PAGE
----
The stark realities Iran must now face up to
After a bold, but premature, declaration this time last year to afflict maximum economic pain on Iran, US President Donald Trump is delivering on his promise and tightening the vice on a country that seemed full of promise after the signing of the 2015 nuclear agreement. It has been an aggressive three-stage affair, targeting oil exports, the financial sector and, this past week, the country’s industrial metals industry.
President Hassan Rouhani advised Iranians to fasten their seatbelts and prepare to resist “unprecedented pressure” matching the sanctions imposed during the eight year Iran-Iraq war back in the 1980s. They are a resilient population, a trait I witnessed first-hand while on assignment in the country.
From the grand bazaar in Tehran to the oil fields in Azadegan in the country’s southwest, traders and energy field managers told me decades of on-again, off-again sanctions taught them how to survive. While basking under the halo of the nuclear agreement, Iran’s oil exports surged to 3 million barrels a day in the autumn of 2016.
According to the Energy Information Administration in the US, that dropped to just 1.1 million barrels in March. Using a conservative estimate of $50 a barrel, the sanctions are already costing Iran about $35 billion a year in lost oil revenues alone. The question remains, can the Trump administration take that down to zero exports this year.
“I don’t think so,” said Emmanuel Ibe Kachikwu, Nigeria’s Petroleum Minister during an interview in Dubai. “That is what they have, so they are going to sell somehow.”
Kachikwu, the newest member of the Joint Ministerial Monitoring Committee in the OPEC+ apparatus bringing together 24 members to rebalance oil markets, said there are countries sympathetic with Iran’s position and therefore will continue to purchase its crude. Of Iran’s top five customers, Japan, South Korea and India quickly cut back their orders; while China and Turkey, representing over 800 thousand barrels of daily demand, have remained steadfast so far in the face of the US pressure.
The full weight of the US sanctions is in a word heavy, regardless of limited support from Iran’s allies. The International Monetary Fund’s regional economic outlook estimates Iran will contract by 6 per cent in 2019, the second year in a row of recession. That calculation however was done before the Trump administration lifted its waivers for oil exports.
“Look, the risks are on the down side because production will go further down. This will have a more negative impact, of course,” said Jihad Azour, regional director of the IMF.
While the spotlight remains on Iran’s oil and gas exports, the desire by Washington to target industrial metals will hit family trading groups and deepen widespread unemployment of 12 per cent, double that amongst its youth. Iran ranks 15th in the world in terms of auto manufacturing and in the Top 10 of global steel producers.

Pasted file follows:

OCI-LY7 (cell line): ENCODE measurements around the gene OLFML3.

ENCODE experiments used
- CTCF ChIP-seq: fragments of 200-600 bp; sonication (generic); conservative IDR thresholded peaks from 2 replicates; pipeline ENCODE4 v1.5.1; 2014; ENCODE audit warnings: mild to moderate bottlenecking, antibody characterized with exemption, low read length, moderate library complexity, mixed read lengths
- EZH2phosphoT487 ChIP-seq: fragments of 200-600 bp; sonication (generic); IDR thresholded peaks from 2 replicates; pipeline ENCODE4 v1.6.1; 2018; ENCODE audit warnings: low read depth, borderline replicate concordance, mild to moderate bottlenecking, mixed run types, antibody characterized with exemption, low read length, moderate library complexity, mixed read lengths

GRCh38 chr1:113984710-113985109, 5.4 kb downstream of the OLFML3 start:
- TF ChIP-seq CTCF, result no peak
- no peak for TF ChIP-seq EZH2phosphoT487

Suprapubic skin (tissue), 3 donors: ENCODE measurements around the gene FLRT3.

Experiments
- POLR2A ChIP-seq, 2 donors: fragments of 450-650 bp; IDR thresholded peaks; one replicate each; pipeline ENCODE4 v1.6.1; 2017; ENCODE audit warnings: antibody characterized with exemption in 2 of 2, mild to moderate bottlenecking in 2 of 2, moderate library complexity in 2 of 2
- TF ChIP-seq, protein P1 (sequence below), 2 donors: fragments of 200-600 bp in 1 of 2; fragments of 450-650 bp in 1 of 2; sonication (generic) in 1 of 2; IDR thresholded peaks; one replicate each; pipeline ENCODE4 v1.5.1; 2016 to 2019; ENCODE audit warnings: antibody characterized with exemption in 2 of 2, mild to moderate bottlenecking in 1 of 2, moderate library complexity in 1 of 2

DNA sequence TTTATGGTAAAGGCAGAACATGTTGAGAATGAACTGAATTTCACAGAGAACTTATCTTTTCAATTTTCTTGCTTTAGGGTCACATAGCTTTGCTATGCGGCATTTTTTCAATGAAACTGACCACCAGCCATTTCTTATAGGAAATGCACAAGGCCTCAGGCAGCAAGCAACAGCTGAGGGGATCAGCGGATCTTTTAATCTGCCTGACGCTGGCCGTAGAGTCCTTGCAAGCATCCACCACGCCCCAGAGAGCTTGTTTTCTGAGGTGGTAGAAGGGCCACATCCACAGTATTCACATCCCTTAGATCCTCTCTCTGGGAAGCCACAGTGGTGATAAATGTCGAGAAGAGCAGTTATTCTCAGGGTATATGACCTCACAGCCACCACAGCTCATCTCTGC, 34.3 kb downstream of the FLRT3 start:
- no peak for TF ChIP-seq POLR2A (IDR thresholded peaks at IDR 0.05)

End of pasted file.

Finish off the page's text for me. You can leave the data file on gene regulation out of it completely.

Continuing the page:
Then there is the impact of financial sanctions, which pushed the Iranian rial to a seven-month low, with inflation projected to hit 40 per cent before the end of the year according to the IMF. As Rouhani suggested in his economic call to arms, “giving in is not consistent with our culture… thus we should not accept submission and we should try to find a solution.”
It is difficult at this stage to imagine what that solution might involve.
A day after the US President said he would like Iranian leaders to “call me”, a top commander from Iran’s Revolutionary Guard Corps rejected that option outright, even as the US carrier Abraham Lincoln was deployed to the Middle East as a warning to Iran, along with a full array of military hardware.
In between the post-Cold War era and before the full rise of China, the US is behaving like the last bully on the block, with superior military capabilities, a $20 trillion economy and control of the world’s reserve currency.
That hardline approach is coupled with a bold play to support ExxonMobil’s $53 billion proposed oil and gas deal in southern Iraq, that could ultimately be worth about ten times that amount to the government over the next 30 years. It is an aggressive call that seems consistent with the playbook of President Trump’s National Security Advisor John Bolton.
He never liked the nuclear deal signed by his boss’s predecessor, has been empowered to do something about it and putting a wedge between Iran and Iraq looks to be part of that strategy.
After covering this region for the past 30 years, one begins to feel they have read this script before and it may not conclude with a quiet ending.
John Defterios is Emerging Markets Editor at CNNMoney.